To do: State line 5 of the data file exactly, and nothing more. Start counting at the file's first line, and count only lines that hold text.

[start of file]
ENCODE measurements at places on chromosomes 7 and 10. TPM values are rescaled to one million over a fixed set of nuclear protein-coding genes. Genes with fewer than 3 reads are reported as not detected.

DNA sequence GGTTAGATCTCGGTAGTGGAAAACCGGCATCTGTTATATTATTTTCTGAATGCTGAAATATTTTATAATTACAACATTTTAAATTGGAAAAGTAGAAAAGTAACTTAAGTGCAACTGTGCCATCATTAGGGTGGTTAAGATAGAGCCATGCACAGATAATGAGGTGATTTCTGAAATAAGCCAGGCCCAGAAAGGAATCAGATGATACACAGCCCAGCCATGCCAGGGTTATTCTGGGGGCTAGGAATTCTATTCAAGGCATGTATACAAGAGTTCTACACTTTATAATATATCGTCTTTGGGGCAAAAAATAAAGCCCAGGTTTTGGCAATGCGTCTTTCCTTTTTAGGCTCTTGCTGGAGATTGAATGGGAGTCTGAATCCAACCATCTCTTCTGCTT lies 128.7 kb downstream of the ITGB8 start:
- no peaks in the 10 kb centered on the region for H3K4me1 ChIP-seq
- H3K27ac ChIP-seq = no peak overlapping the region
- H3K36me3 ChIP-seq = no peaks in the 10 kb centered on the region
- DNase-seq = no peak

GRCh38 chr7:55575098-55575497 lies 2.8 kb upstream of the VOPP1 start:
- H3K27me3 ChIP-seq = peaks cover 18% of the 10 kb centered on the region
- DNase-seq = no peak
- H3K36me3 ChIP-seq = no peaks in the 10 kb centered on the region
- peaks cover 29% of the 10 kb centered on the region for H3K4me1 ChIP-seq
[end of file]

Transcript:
- H3K36me3 ChIP-seq = no peaks in the 10 kb centered on the region